But not one sting. In fact they weren't interested in me. They didn't even follow me when I ran. They just kind of dispersed.

    Also, last year, I found one in my hair in the middle of the night. This time I got stung on my finger. But it wasn't nearly as painful as a bee sting. It was kind of wimpy, actually.

    I decided not to fear them any more.

    But they're still ugly.

    This year? Nothing.

    Just Me

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  20. I wonder if it attracts honey bees as well. If it does it would be bad for me :(

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    1. Late to the party, but perhaps you will see this.

      We have a yellow jacket trap in hanging in our Aspen trees in the center of our circle driveway. The area is an oblong garden area surrounding the trees and the lavender and catmint attract many honey bees. None have entered the trap that is hanging there.
      We have used these traps since 2008, usually have 6 of them out at any one time. I am not a bee keeper but we have plenty of honey bee visitors. I empty the traps in my chicken yard and have never seen a honey bee in one.
      HOWEVER, I have patiently released bees from my sticky fly traps (knock on wood, didn't get stung!) only to have everyone of them fly right back onto the sticky part. I use the fly bags now, so we don't kill the bees.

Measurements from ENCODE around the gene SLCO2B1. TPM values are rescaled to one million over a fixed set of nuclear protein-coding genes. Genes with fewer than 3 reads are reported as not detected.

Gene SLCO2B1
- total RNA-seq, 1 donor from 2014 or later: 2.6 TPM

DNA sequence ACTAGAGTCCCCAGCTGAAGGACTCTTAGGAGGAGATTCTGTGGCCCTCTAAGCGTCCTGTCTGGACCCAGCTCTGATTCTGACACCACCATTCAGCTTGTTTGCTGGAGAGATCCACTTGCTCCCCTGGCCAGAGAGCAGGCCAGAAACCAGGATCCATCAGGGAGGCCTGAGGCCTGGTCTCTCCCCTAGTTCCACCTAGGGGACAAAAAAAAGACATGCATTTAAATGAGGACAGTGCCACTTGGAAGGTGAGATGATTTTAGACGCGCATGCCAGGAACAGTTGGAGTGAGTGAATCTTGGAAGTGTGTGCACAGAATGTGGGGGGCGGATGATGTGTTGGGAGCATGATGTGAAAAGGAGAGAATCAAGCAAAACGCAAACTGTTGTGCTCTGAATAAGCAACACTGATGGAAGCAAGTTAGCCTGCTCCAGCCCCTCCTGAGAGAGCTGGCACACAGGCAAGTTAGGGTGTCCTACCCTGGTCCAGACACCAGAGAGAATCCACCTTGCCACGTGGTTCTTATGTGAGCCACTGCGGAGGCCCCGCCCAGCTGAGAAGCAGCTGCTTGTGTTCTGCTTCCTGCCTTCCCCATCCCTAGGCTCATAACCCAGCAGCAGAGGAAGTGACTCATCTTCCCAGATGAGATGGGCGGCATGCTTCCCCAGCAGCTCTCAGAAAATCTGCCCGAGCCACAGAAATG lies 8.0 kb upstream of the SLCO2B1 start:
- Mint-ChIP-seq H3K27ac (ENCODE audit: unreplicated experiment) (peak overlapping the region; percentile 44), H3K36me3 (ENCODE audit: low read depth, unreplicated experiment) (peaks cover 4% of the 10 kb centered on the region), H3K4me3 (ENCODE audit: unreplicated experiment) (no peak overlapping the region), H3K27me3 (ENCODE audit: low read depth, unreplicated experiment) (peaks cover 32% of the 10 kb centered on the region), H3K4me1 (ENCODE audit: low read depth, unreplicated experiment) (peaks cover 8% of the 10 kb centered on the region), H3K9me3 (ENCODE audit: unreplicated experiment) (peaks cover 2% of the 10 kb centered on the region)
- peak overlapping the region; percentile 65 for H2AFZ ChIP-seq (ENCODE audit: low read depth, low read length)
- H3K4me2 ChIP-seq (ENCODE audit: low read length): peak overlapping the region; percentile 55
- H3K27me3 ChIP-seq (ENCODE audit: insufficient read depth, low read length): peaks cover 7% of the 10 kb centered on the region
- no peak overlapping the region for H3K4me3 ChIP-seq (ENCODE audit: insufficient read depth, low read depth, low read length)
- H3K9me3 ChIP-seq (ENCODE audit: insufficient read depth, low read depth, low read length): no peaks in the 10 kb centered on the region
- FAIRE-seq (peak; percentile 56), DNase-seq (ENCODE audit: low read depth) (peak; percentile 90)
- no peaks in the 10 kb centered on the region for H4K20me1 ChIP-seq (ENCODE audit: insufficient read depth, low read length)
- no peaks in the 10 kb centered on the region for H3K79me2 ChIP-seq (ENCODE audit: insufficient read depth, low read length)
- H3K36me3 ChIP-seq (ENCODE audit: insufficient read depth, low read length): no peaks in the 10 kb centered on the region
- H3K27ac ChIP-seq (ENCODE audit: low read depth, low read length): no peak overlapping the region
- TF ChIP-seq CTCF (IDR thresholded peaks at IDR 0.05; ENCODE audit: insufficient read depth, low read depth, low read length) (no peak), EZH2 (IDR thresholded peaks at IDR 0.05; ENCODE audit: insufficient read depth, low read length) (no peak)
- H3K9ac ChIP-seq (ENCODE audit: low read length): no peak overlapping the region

sidetracksusie (who used to catch LOTS of bees in jars to chase my brothers with)

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  21. Patrice,

    The stingers are awful down here in the LC Valley as well. We found a wasp nest in our maple tree the size of a football - no idea how long it's been growing. We also used one of the yellow traps for the first time this year and filled it up about 1/3 of the way in less than a day. Did you know the fellow who invented them is from Spokane? We've emptied many cans of spray this year, and STILL haven't killed them all!

    Blessings,
    Lisa

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  22. Can you share the manufacturer or a link to where you got these traps?

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    1. The traps are readily available at most hardware stores around here, and are simply called "Yellow Jacket Traps" (by which I'm assuming the attractant is specific to yellow jackets as opposed to, say, honeybees). We haven't noticed anything BUT yellow jackets in the trap -- no bald-faced hornets, etc.